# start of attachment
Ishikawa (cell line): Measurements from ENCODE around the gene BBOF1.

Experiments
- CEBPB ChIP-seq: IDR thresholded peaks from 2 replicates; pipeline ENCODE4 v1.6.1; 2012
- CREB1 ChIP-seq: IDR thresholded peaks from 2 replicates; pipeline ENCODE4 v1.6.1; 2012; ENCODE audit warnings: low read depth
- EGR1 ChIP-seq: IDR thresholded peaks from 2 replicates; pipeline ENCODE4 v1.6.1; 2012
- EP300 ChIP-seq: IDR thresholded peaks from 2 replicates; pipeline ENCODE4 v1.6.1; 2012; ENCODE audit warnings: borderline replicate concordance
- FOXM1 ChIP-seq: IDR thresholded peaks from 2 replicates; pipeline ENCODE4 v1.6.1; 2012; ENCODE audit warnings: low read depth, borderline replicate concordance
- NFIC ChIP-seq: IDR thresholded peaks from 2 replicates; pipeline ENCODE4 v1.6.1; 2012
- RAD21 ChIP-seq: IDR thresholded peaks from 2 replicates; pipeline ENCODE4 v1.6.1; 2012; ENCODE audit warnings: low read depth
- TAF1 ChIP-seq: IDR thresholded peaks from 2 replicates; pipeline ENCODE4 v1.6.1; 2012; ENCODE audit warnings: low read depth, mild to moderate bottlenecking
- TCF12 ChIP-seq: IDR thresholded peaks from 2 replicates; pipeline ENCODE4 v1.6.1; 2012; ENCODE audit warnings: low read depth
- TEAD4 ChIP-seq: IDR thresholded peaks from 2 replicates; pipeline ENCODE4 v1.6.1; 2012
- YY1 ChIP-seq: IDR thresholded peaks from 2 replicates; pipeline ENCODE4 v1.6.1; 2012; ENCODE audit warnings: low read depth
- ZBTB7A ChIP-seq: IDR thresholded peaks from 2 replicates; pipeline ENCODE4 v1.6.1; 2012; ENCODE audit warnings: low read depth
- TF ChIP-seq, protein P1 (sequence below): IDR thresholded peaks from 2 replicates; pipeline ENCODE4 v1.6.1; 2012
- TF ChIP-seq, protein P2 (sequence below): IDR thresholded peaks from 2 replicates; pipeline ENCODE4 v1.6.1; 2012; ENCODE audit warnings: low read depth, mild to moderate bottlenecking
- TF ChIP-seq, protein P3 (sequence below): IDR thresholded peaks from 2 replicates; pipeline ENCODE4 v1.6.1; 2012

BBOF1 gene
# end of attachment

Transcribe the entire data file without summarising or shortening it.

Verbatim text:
Ishikawa (cell line): Measurements from ENCODE around the gene BBOF1.

Experiments
- CEBPB ChIP-seq: IDR thresholded peaks from 2 replicates; pipeline ENCODE4 v1.6.1; 2012
- CREB1 ChIP-seq: IDR thresholded peaks from 2 replicates; pipeline ENCODE4 v1.6.1; 2012; ENCODE audit warnings: low read depth
- EGR1 ChIP-seq: IDR thresholded peaks from 2 replicates; pipeline ENCODE4 v1.6.1; 2012
- EP300 ChIP-seq: IDR thresholded peaks from 2 replicates; pipeline ENCODE4 v1.6.1; 2012; ENCODE audit warnings: borderline replicate concordance
- FOXM1 ChIP-seq: IDR thresholded peaks from 2 replicates; pipeline ENCODE4 v1.6.1; 2012; ENCODE audit warnings: low read depth, borderline replicate concordance
- NFIC ChIP-seq: IDR thresholded peaks from 2 replicates; pipeline ENCODE4 v1.6.1; 2012
- RAD21 ChIP-seq: IDR thresholded peaks from 2 replicates; pipeline ENCODE4 v1.6.1; 2012; ENCODE audit warnings: low read depth
- TAF1 ChIP-seq: IDR thresholded peaks from 2 replicates; pipeline ENCODE4 v1.6.1; 2012; ENCODE audit warnings: low read depth, mild to moderate bottlenecking
- TCF12 ChIP-seq: IDR thresholded peaks from 2 replicates; pipeline ENCODE4 v1.6.1; 2012; ENCODE audit warnings: low read depth
- TEAD4 ChIP-seq: IDR thresholded peaks from 2 replicates; pipeline ENCODE4 v1.6.1; 2012
- YY1 ChIP-seq: IDR thresholded peaks from 2 replicates; pipeline ENCODE4 v1.6.1; 2012; ENCODE audit warnings: low read depth
- ZBTB7A ChIP-seq: IDR thresholded peaks from 2 replicates; pipeline ENCODE4 v1.6.1; 2012; ENCODE audit warnings: low read depth
- TF ChIP-seq, protein P1 (sequence below): IDR thresholded peaks from 2 replicates; pipeline ENCODE4 v1.6.1; 2012
- TF ChIP-seq, protein P2 (sequence below): IDR thresholded peaks from 2 replicates; pipeline ENCODE4 v1.6.1; 2012; ENCODE audit warnings: low read depth, mild to moderate bottlenecking
- TF ChIP-seq, protein P3 (sequence below): IDR thresholded peaks from 2 replicates; pipeline ENCODE4 v1.6.1; 2012

BBOF1 gene